• CommentRowNumber13.
    • CommentAuthorPieter
    • CommentTimeFeb 2nd 2019

    Hm. How do you quote in this forum?

    • CommentRowNumber14.
    • CommentAuthorPieter
    • CommentTimeFeb 2nd 2019

    Thanks for the remark that I should not expect to determine an object without the morphisms that structure it.

    It is “easy” to see that any two remainder are adjoint by definition. So perhaps that is the best I can hope for?

    • CommentRowNumber15.
    • CommentAuthorPieter
    • CommentTimeFeb 2nd 2019
    • (edited Feb 2nd 2019)

    I’ve been reading up on congruence to understand quotient spaces better, but they have the ’opposite’ effect of what I want to achieve, it seems.

    • CommentRowNumber16.
    • CommentAuthorDavidRoberts
    • CommentTimeFeb 2nd 2019

    What reasoning leads you to dub this a ’remainder’? What is your working example that you want to apply this concept to?

    • CommentRowNumber17.
    • CommentAuthorMike Shulman
    • CommentTimeFeb 2nd 2019

    Re: terminology, a “quotient object” is actually technically already a quotient of an object by a map; you can’t divide one object by another without a morphism to relate them. Usually a “quotient map” is the map into a quotient object that gives it its universal property.

    What do you mean by “adjoint”?

    You could try looking at pushout complements and span rewriting, which are another way to “delete part of an object and replace it with something else”.

    • CommentRowNumber18.
    • CommentAuthorUrs
    • CommentTimeFeb 3rd 2019

    How do you quote in this forum?

    Prefix by >, as in

      > How do you quote in this forum?
    
    • CommentRowNumber19.
    • CommentAuthorDavid_Corfield
    • CommentTimeFeb 3rd 2019

    If you want to find out how someone on the nForum does something – quote, link, etc. – you can just find an instance and click on ’Source’.

    • CommentRowNumber20.
    • CommentAuthorPieter
    • CommentTimeFeb 3rd 2019

    What reasoning leads you to dub this a ’remainder’? What is your working example that you want to apply this concept to?

    I still have some doubts on whether it should be called remainder. Actually ’fraction’ may be a better term.

    As I mentioned in the opening of my post, I have a model of behavior of an entire (software) system, and I have a model of one of its components. Categorically, the relation between an entire system and its components can be seen as a jointly monic family. But in my current situation I have only been given a part of that family, and I want to make a “best guess” as to what the “remainder” may be, or the “fraction” of what I’m missing.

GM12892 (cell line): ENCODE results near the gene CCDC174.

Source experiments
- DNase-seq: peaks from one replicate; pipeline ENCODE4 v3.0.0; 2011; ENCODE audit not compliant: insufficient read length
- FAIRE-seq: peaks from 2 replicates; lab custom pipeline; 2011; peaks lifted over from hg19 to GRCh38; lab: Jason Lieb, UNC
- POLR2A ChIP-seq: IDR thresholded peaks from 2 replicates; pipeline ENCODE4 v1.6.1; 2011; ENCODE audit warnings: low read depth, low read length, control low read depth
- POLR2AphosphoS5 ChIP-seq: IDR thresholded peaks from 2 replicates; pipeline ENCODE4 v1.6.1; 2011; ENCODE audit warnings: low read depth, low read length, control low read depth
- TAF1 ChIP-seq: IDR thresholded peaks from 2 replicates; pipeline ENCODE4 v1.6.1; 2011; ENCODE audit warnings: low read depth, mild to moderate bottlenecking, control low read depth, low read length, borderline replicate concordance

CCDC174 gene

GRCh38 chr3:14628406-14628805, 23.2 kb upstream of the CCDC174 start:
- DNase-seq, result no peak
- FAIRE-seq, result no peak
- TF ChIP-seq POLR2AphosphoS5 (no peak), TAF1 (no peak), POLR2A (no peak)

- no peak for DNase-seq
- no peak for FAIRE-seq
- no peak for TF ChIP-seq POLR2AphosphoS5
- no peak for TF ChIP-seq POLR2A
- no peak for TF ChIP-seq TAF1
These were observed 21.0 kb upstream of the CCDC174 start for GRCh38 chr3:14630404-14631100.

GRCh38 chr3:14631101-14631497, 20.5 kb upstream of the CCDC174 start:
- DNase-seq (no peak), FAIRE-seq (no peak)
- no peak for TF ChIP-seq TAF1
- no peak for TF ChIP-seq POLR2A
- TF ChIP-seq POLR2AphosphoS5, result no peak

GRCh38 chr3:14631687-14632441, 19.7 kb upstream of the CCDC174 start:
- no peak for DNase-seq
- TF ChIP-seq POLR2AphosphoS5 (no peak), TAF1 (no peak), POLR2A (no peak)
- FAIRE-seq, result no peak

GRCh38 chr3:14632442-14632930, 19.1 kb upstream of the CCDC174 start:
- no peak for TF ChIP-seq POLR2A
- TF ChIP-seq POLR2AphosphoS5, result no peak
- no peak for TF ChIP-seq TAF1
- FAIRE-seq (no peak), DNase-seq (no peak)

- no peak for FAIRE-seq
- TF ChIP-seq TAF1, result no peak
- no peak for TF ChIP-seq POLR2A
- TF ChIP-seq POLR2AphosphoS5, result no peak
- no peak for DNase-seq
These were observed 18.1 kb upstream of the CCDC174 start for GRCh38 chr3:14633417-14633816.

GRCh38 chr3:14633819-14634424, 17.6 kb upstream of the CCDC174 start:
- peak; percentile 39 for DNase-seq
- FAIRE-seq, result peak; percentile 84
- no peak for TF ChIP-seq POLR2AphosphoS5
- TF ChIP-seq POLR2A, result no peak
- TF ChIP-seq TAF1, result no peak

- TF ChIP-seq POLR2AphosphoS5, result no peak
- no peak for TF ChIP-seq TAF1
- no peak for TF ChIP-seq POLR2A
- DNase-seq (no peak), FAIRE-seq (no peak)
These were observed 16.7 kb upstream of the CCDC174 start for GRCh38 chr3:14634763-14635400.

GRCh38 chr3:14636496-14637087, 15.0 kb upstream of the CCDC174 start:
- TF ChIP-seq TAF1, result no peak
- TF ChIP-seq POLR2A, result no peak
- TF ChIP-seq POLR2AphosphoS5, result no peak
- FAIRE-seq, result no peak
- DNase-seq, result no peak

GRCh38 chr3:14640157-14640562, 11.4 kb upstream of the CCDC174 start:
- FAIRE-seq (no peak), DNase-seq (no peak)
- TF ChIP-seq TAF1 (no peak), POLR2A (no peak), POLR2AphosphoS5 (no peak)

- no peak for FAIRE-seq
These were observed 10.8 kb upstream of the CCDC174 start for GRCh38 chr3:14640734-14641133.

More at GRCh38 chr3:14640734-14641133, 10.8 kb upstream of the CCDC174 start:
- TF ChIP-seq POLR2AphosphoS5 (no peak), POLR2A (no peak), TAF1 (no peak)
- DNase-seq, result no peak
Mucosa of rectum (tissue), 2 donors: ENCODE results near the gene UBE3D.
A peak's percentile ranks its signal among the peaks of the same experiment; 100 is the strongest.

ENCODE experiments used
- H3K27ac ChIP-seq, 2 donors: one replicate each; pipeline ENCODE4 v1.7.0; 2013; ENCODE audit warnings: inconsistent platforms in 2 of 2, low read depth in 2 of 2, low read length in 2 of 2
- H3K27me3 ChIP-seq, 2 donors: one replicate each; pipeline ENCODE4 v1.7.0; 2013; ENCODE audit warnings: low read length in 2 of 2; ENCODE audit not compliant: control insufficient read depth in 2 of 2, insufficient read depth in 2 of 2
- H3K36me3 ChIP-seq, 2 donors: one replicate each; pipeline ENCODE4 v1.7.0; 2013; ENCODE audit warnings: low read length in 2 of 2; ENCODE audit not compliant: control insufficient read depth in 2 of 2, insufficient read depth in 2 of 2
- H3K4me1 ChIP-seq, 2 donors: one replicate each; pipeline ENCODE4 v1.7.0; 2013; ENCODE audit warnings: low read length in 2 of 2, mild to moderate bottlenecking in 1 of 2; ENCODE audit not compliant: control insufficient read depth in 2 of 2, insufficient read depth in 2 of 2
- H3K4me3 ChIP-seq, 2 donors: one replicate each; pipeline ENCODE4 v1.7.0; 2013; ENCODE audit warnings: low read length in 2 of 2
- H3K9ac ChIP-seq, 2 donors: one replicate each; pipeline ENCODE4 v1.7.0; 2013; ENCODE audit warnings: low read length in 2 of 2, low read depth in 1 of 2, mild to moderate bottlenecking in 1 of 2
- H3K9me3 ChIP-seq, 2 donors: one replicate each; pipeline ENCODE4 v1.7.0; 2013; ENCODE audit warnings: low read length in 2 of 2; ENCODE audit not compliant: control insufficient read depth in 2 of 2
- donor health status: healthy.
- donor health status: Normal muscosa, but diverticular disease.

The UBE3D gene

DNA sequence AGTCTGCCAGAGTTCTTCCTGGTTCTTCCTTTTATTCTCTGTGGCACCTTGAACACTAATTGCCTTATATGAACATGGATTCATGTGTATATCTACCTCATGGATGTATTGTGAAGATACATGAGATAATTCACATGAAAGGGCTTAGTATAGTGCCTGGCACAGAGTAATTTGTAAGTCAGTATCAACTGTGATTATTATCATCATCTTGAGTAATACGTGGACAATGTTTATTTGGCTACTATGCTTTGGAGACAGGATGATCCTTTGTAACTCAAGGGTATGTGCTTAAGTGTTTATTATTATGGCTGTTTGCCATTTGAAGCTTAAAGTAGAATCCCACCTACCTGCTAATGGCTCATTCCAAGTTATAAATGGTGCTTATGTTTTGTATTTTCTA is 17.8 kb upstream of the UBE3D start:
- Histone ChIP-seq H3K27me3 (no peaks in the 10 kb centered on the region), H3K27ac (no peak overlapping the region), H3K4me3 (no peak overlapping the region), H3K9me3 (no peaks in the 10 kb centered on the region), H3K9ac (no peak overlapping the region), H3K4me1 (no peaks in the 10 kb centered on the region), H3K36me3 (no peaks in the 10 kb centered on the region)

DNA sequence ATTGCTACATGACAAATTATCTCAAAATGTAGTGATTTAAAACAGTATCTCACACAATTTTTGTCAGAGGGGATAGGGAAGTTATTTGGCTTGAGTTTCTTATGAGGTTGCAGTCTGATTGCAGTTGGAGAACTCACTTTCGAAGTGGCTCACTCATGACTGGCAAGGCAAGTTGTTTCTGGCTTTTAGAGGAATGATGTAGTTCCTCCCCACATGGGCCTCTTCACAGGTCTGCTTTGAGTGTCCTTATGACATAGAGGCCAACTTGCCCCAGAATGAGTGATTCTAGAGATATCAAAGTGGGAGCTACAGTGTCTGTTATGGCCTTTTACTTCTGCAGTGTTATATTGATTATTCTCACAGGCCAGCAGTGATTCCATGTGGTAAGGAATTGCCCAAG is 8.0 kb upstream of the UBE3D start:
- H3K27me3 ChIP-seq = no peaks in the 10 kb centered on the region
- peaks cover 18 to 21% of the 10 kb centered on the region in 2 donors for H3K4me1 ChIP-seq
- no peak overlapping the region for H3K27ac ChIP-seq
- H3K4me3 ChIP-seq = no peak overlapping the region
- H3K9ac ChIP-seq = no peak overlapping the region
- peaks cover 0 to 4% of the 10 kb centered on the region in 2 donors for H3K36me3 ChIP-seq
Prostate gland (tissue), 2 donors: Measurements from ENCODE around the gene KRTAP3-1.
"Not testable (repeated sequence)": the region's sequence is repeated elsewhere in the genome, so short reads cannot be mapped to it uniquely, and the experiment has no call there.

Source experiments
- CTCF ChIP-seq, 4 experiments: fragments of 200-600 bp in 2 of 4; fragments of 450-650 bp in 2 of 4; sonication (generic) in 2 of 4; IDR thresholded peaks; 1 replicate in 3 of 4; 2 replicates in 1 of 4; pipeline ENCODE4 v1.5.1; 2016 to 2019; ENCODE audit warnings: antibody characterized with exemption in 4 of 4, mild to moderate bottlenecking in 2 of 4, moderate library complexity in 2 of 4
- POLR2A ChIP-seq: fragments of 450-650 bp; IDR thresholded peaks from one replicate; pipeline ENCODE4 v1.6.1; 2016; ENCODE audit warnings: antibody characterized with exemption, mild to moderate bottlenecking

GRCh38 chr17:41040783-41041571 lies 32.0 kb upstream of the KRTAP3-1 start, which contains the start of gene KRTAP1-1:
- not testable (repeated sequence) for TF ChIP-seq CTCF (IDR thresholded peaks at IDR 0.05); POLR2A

The example from Set suggested by Mike shows that pretty well. If you have been given only one projection out of a pair of canonical projections from a product, my intuition tells me that finding the remainder means finding the other projection. In case products exist in a category, you can rephrase my question as: f:XYf : X \rightarrow Y has been given, now construct ZZ and a monomorphism XY×ZX \rightarrow Y \times Z that agrees with ff. In other words, given XX and YY you are finding the smallest ZZ such that XY×ZX \subseteq Y \times Z.

    Does that make sense?

    • CommentRowNumber21.
    • CommentAuthorPieter
    • CommentTimeFeb 3rd 2019

    The ’Source’ button is usefull ;-)

    • CommentRowNumber22.
    • CommentAuthorPieter
    • CommentTimeFeb 3rd 2019

    You could try looking at pushout complements and span rewriting

    That would require me to know more than ’just’ the map f:XYf : X \rightarrow Y to start with.

    But the suggestion is helpful in the sense that, in my definition, I could require an epimorphism into the remainder/fraction (I’m starting to prefer the term fraction, thanks for questioning David), rather than just a map. Switching to weak final objects leads to non-uniqueness, but requiring epi restores some of that.

    • CommentRowNumber23.
    • CommentAuthorPieter
    • CommentTimeFeb 3rd 2019
    • (edited Feb 3rd 2019)

    In summary so far, working through the above, how about this:

    • Definition: given f:XYf : X \rightarrow Y, a map g:XFg : X \rightarrow F is a fraction of ff if (f,g)(f,g) is jointly monic and for any jointly monic pair (f,h)(f,h) there exists a kk such that kh=gk h = g.

    • Uniqueness theorem: if g:XFg : X \rightarrow F and g:XFg' : X \rightarrow F' are epic fractions of f:XYf : X \rightarrow Y, then FF and FF' are isomorphic.

      Proof: (I guess this is a standard result for weakly final epis, but I am a real newbe, so I need to do this for my own understanding.) Consider g:XFg : X \rightarrow F and g:XFg' : X \rightarrow F' to be epimorphic fractions of f:XYf : X \rightarrow Y. Then there exist kk and kk' such that kg=gk g = g' and kg=gk' g' = g. So 1g=g=kg=kkg1 g = g = k' g' = k' k g and because gg is epic we find kk=1k' k = 1. Similarly, kk=1k k' = 1. Q.E.D.